If you are 60 years old and wondering what programs and services are available to you in your community, visit Canton Woods and see what you have been missing. Canton Woods is a valuable community resource. The center offers a full calendar of actives and special events. Your Neighborhood Advisors are also located at Canton Woods .They can assist you with HEAP or SNAP, and provide helpful information and referrals.
October upon us, so it’s time to talk about something really spooky: banned books.
Few things dampen my spirits more than watching my calendar become gobbled up with commitments months, weeks, days ahead of time. This weekend for me was a colossal surrender of time, to what? Where does it go?
Is your book club looking for its next great read? Consider this list (the second of two) of recent, recommended titles. Not all of them have associated reading group guides, but chances are they’ll be added to: readinggroupguides.com, an excellent site to visit for selections and updates of books ripe for discussion.
Many of us pass this area daily. Most of us use the services and businesses that are located here almost daily. What do you know about the buildings in the picture? What streets are seen here?
Road work is impacting traffic at both the northwest and southeast corners of Galeville. Paving at the intersection of Buckley Road and Seventh North Streets to the southeast began Sept. 14, and the same day work crews started digging at the corner of Old Liverpool Road and Electrics Parkway to the northwest.
I bet you think you know all about our beloved Disney animated princess movies, with their heroic endings and vanquished villains. But did you ever think of what happened to the villains after the “happily ever after?”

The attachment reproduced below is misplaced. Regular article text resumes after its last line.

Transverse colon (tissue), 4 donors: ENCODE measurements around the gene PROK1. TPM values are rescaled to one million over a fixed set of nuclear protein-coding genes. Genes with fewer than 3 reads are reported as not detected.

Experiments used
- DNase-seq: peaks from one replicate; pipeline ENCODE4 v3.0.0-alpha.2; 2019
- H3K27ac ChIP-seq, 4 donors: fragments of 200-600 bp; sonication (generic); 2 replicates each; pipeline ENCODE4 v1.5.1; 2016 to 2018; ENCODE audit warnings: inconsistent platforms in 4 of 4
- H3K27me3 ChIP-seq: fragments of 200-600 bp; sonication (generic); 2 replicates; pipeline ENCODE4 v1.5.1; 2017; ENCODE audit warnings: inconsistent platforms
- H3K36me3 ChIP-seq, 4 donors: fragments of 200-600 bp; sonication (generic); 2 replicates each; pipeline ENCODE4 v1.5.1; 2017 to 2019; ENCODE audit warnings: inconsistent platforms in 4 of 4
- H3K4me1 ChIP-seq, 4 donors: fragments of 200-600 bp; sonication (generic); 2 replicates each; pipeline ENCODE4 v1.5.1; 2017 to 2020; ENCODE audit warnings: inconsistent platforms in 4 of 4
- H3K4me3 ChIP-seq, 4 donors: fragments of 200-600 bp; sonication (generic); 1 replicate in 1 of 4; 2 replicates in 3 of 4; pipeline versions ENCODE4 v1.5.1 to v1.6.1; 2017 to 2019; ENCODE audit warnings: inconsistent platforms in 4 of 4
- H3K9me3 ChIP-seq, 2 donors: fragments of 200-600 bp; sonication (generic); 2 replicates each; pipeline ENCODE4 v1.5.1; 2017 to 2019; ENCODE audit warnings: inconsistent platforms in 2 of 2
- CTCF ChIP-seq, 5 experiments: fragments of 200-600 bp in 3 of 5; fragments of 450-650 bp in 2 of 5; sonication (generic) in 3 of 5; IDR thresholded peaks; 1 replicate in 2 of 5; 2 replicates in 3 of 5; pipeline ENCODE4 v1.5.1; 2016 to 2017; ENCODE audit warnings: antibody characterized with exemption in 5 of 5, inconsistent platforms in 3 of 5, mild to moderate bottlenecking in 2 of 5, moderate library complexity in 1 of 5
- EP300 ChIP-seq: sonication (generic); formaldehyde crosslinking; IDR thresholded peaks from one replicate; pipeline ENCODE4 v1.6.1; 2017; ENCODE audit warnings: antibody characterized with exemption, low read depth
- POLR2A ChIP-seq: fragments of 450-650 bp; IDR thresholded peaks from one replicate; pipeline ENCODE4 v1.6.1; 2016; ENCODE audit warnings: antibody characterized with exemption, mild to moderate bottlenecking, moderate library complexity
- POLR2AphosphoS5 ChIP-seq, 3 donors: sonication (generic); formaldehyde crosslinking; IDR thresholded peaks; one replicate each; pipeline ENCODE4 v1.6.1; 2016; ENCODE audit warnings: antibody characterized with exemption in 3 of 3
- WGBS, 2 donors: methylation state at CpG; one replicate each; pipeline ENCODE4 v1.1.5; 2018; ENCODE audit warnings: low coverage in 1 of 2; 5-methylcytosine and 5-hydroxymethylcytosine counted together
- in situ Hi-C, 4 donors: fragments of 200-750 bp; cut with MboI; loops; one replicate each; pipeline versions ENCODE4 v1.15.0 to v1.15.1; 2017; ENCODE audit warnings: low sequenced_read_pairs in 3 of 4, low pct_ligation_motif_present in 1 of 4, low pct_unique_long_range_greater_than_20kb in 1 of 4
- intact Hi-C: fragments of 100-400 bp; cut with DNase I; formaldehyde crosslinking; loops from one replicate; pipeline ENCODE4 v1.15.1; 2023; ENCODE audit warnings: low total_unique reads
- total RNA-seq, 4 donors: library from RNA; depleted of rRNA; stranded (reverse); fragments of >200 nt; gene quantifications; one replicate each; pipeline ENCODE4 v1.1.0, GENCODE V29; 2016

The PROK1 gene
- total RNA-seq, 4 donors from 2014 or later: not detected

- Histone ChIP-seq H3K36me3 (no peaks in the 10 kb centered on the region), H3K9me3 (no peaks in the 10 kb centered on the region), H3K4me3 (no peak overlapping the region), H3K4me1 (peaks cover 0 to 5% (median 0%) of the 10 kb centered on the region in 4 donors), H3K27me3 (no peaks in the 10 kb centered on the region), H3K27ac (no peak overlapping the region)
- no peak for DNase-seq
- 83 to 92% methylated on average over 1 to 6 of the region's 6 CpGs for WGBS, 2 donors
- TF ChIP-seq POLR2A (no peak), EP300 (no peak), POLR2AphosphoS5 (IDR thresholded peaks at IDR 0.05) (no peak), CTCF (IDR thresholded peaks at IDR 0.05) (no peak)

M. Night Shyamalan just keeps floundering. Years ago, he sprang upon the Hollywood movie scene with what is, arguably, one of the best suspense films of all time. When “The Sixth Sense” premiered, audiences were taken by surprise at the ending, prompting multiple repeat viewings to see what was missed the first time around.
To remain competitive with ACT, the College Board is launching a new SAT in 2016. Before taking the actual exam, students should prepare by taking a sample of each to determine which test best suits them. This new version is significantly different than the current SAT.
Sept. 26 will be an unusually noisy day at all three Northern Onondaga Public Libraries (NOPL). The reason? We are celebrating our 20th anniversary as NOPL, and everyone is invited! We’ll have cake and door prizes to hand out during these events at each library:
My 11th annual Senior Fair is quickly approaching. This free informational event for Central New York senior citizens will be held on from 9 a.m. to 1 p.m. Tuesday, Sept. 29, in the Horticulture Building at the New York State Fairgrounds.
The Central New York economy has been changing for more than two decades, and the service and tourism industries are leading the way. Sales tax revenue generated by these emerging industries is funding county government more than ever before. Visitors — people who come here to spend their money in our hotels, restaurants and retail establishments, then leave — produce the best kind of revenue for the county.
Canton Woods continues to be busy into fall. All of our wellness programs have resumed after a brief summer break. Visit the center and see which of these classes is just right for you!
September is Library Card Signup Month. If you don’t have a card or haven’t used yours in years, now is the time to remedy the situation. It’s good in any public library in Onondaga County for checking out books and films, using computers and accessing information and assistance on almost anything you can imagine. Save time, money and clutter, get your library card and don’t leave home without it.
I am grateful to a reader for having brought this matter to my attention. Thank you! The common reed (Phragmites australis) is widespread in our region in wet and swampy areas. I guess I had noticed that it seems particularly prevalent along highways and interstate interchanges, but I always assumed it was a native plant. If that is so, then it must be changing patterns of land use that have led to these massive monocultures across the landscape. Alternately, maybe it is actually an exotic plant imported from elsewhere that is actually a classic invasive plant.
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